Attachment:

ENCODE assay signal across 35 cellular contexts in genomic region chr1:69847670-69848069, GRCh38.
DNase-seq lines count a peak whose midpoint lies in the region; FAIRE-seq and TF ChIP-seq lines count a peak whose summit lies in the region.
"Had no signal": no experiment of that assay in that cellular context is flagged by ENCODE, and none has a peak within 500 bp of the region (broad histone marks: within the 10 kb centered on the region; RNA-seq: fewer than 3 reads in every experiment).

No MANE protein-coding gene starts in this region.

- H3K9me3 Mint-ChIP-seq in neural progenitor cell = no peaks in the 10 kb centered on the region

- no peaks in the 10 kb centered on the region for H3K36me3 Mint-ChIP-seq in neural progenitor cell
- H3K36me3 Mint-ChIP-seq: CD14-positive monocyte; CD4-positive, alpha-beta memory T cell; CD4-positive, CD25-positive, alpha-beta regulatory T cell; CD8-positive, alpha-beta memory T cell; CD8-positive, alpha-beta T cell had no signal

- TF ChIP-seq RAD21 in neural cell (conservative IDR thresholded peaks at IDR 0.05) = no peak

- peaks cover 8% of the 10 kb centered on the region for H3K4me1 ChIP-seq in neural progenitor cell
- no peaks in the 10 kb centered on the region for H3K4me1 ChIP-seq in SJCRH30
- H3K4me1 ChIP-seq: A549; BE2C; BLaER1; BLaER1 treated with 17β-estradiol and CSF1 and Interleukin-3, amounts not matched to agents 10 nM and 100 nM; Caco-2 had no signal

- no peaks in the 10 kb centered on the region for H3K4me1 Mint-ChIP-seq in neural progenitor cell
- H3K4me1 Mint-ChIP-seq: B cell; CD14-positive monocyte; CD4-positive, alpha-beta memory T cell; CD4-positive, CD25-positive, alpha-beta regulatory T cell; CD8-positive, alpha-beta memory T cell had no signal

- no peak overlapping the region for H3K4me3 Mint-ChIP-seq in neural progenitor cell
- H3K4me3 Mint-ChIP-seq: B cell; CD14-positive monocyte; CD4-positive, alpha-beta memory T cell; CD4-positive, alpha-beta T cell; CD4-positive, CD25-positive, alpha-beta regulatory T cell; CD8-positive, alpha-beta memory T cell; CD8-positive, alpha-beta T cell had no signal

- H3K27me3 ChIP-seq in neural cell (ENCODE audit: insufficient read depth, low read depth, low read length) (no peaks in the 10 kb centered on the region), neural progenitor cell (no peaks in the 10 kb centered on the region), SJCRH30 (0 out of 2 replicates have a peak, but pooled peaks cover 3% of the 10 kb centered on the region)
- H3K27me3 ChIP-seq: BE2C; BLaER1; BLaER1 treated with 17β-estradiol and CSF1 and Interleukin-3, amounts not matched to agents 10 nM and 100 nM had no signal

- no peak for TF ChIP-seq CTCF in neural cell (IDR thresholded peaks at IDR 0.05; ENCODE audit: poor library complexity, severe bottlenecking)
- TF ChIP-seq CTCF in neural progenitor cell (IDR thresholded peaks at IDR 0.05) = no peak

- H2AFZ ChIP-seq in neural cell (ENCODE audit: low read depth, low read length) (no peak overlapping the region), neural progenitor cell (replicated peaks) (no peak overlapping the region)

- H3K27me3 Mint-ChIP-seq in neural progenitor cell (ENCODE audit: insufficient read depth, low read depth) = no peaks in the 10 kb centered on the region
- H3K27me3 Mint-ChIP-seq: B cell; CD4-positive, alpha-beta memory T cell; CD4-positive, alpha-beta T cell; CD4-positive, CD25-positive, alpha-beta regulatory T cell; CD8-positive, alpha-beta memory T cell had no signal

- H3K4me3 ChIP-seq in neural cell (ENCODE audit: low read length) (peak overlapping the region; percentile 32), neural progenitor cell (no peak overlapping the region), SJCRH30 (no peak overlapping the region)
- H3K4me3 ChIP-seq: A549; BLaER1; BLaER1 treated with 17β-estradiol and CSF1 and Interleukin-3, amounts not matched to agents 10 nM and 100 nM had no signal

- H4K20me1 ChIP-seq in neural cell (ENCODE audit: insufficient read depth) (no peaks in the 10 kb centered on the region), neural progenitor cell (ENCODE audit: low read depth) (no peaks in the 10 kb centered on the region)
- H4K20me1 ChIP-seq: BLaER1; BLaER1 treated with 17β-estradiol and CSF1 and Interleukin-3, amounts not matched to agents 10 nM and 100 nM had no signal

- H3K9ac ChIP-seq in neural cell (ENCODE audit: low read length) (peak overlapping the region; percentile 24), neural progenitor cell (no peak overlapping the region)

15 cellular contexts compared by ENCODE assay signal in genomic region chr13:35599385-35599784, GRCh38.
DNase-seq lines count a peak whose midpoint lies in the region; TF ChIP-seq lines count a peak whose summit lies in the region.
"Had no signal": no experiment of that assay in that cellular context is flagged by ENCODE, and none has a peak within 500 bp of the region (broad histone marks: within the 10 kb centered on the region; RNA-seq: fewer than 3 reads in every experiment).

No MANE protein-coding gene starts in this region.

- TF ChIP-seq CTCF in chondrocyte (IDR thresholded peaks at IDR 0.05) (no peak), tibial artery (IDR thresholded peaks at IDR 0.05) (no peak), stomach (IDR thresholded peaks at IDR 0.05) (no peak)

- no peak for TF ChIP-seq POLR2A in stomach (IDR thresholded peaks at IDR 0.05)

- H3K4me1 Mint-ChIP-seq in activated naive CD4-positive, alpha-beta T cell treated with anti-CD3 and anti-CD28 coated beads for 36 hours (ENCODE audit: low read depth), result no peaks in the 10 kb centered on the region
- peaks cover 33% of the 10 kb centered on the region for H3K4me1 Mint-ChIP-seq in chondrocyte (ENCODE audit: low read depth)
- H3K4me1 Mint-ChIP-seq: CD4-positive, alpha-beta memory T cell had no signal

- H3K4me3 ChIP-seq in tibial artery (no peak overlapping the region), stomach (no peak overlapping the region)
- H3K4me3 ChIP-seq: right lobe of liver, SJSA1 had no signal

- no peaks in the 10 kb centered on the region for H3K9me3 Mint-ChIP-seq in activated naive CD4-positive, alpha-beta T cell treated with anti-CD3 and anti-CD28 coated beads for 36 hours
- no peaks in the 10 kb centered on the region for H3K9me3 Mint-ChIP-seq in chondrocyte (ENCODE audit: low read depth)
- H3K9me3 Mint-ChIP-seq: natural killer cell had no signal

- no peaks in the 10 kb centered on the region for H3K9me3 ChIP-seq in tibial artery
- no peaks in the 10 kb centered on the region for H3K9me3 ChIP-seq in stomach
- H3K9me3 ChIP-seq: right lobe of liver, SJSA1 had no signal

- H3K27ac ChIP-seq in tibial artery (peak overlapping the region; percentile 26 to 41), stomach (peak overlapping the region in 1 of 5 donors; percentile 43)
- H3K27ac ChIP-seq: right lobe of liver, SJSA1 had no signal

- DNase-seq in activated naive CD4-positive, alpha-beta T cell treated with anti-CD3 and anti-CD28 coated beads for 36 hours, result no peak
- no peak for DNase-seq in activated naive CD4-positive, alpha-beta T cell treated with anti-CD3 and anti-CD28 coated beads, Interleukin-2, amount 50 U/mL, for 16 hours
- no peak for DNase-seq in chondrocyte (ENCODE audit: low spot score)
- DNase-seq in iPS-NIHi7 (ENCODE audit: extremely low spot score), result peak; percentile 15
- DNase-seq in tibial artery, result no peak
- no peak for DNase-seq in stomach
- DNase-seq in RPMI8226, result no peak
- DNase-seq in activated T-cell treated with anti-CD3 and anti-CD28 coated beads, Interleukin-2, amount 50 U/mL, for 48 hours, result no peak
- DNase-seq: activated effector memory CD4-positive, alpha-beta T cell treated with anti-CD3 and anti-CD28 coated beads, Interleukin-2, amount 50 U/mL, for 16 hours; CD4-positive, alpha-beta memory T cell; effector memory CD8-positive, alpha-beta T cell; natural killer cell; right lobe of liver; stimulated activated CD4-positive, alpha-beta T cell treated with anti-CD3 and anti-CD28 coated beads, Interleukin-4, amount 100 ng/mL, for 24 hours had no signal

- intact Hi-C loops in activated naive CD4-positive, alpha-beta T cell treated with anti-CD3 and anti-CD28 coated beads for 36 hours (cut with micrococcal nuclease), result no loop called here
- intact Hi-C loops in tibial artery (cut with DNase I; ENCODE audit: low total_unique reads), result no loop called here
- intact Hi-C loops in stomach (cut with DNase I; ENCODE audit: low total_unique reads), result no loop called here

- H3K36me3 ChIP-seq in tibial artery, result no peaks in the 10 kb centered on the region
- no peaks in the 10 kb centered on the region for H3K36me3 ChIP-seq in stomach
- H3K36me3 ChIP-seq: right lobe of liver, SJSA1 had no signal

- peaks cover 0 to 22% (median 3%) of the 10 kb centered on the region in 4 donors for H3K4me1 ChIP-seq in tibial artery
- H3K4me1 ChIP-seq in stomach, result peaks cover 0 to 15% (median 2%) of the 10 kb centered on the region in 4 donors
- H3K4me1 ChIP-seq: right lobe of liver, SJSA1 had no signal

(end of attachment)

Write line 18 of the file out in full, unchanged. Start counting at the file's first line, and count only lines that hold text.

- no peak for TF ChIP-seq CTCF in neural cell (IDR thresholded peaks at IDR 0.05; ENCODE audit: poor library complexity, severe bottlenecking)